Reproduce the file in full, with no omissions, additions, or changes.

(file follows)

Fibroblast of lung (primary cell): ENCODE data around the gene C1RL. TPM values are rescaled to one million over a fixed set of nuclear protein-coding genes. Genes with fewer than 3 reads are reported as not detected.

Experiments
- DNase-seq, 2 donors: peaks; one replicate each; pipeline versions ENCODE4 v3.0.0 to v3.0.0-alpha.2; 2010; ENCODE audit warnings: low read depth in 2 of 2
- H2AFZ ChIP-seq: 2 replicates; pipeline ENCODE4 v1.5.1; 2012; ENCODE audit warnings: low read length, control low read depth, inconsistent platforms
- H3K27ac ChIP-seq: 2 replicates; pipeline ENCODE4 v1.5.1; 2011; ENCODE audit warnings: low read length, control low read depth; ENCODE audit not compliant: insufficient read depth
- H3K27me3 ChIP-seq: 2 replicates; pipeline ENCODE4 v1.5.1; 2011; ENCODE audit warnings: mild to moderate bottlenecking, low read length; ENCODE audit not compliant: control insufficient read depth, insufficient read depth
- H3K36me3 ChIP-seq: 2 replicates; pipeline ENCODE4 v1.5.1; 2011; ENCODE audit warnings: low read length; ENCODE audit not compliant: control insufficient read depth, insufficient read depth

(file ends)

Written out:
Fibroblast of lung (primary cell): ENCODE data around the gene C1RL. TPM values are rescaled to one million over a fixed set of nuclear protein-coding genes. Genes with fewer than 3 reads are reported as not detected.

Experiments
- DNase-seq, 2 donors: peaks; one replicate each; pipeline versions ENCODE4 v3.0.0 to v3.0.0-alpha.2; 2010; ENCODE audit warnings: low read depth in 2 of 2
- H2AFZ ChIP-seq: 2 replicates; pipeline ENCODE4 v1.5.1; 2012; ENCODE audit warnings: low read length, control low read depth, inconsistent platforms
- H3K27ac ChIP-seq: 2 replicates; pipeline ENCODE4 v1.5.1; 2011; ENCODE audit warnings: low read length, control low read depth; ENCODE audit not compliant: insufficient read depth
- H3K27me3 ChIP-seq: 2 replicates; pipeline ENCODE4 v1.5.1; 2011; ENCODE audit warnings: mild to moderate bottlenecking, low read length; ENCODE audit not compliant: control insufficient read depth, insufficient read depth
- H3K36me3 ChIP-seq: 2 replicates; pipeline ENCODE4 v1.5.1; 2011; ENCODE audit warnings: low read length; ENCODE audit not compliant: control insufficient read depth, insufficient read depth